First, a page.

What really determines the course of a relationship is not necessarily the big things, like how we handle anniversaries, as it is the little things, like the tone of voice you use to each other, or whether you look up when the other walks into the room. Think about it: how often have you spent the whole day mildly ticked off at your husband for something little that he did? It wasn’t huge, but that one little thing has coloured how you judge all other interactions with your husband that day. If that little thing hadn’t happened, you likely would have been much more forgiving, much more generous, much more loving.
The little stuff matters, because it’s through the lens of the little stuff that we judge our spouse on a day to day basis. Now obviously we should be able to let little things go, but that’s not how we work! And I’m not talking about the rightness or wrongness of this state of affairs; I simply mean that it is what it is.
And so if that’s the case, why don’t we go out of our way to care for those little things? If we took care of them, likely the big things would take care of themselves.
Let me share with you one little thing that you can do that can colour how you and your husband interact throughout the night: consider how you’re going to say hello.
Sounds pretty little, doesn’t it? But what’s the scenario when you and your husband meet at the end of a long day? Let’s look at this from two different perspectives:
You’re at Home; He Walks in the Door
Welcome to my world! The way this scenario used to unfold was something like this:
After a long day of homeschooling and errands, I finally am able to get on the computer around 4:30 to get some actual work done. Dinner’s in the crockpot (I managed to throw that in while we talked about history earlier), and now I have some time to myself. I am trying to make the most of it by typing like crazy and writing like crazy until dinner is ready.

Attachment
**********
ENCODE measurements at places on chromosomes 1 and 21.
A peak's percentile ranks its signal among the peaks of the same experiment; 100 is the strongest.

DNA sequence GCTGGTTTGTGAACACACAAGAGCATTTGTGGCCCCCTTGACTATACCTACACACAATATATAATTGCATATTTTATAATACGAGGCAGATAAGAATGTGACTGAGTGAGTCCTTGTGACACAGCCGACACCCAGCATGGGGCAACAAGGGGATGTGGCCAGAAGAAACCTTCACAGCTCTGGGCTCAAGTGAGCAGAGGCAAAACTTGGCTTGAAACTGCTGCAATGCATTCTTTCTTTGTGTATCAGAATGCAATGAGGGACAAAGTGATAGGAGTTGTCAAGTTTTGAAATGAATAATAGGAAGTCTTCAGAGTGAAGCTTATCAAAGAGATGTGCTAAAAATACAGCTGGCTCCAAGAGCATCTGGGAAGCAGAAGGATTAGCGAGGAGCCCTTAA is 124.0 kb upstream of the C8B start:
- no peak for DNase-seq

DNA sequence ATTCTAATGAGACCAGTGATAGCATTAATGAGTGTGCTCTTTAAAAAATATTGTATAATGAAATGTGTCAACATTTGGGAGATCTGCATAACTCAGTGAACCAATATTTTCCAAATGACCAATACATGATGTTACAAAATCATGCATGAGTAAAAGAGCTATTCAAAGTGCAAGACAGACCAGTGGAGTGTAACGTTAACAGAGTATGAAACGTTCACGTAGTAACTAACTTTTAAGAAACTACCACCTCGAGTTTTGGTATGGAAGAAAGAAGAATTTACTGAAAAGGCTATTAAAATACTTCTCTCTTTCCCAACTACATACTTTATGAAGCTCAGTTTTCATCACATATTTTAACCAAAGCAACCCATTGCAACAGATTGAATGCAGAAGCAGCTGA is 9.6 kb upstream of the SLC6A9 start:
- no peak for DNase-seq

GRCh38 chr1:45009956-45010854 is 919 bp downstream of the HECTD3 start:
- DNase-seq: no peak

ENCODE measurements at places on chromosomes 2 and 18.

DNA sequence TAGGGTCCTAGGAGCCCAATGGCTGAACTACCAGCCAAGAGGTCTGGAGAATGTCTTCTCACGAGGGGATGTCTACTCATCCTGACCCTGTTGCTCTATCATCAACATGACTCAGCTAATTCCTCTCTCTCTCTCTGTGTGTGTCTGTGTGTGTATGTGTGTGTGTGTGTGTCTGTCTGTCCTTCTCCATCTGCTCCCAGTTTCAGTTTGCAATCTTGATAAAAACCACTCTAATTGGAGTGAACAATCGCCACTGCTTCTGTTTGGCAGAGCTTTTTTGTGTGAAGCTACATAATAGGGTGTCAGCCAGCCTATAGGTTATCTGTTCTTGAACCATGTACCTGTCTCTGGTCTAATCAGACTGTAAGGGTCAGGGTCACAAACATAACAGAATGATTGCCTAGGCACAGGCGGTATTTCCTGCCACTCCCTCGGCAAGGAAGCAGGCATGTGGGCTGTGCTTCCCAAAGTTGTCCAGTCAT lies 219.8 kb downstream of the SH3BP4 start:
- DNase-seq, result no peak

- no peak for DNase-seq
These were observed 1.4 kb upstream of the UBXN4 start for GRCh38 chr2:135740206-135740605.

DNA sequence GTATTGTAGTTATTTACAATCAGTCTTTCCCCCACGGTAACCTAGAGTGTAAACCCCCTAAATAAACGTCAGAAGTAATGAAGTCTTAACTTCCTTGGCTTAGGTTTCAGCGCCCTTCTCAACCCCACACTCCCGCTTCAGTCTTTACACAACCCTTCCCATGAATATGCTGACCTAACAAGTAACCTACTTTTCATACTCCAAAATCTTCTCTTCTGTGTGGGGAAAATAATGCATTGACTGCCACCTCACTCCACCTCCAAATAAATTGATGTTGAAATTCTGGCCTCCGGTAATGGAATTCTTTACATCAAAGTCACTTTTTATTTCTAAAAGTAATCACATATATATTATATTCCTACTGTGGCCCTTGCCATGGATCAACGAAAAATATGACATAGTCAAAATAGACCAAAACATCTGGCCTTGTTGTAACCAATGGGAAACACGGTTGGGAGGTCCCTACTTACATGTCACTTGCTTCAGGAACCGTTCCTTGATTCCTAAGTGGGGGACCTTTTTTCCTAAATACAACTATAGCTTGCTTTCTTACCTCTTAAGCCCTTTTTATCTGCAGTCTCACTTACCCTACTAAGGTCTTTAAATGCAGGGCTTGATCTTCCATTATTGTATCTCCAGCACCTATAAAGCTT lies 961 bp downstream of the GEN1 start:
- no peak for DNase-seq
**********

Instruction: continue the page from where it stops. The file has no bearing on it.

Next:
Keith walks in around 5:45. I’m in the middle of a good writing streak. He says “Hi, honey.” I look up briefly and say, “Hi, I’ll just be a moment.”
Another half hour goes by until I just have to stop to get the food on the table. But I’m not ready to stop yet because I was being really productive. So I’m grumpy. Family concerns are eating into the only work time I have. In exasperation I stow away the computer and yell for the kids to set the table. I find Keith in his office, finishing up some work. And I tell him he better get moving or dinner’s going to get cold.
Now, I’m not particularly proud of this, but for years that’s what his arrival home looked like. Not exactly welcoming, is it? Honestly, I wonder sometimes why he wanted to come home at all.
I have since woken up to my hubby’s need to feel appreciated, and have reworked our routine. Here’s how:
1. Be available when he comes home.
Realize that 5:45 is one of the most important times of day. Arrange to be non-stressed at that time! Have dinner well underway. Redo your daily schedule so that you’re not in the middle of something. In my case, this meant arranging to work from 10-12 in the morning, and setting up the kids to do some work on their own.
2. Greet him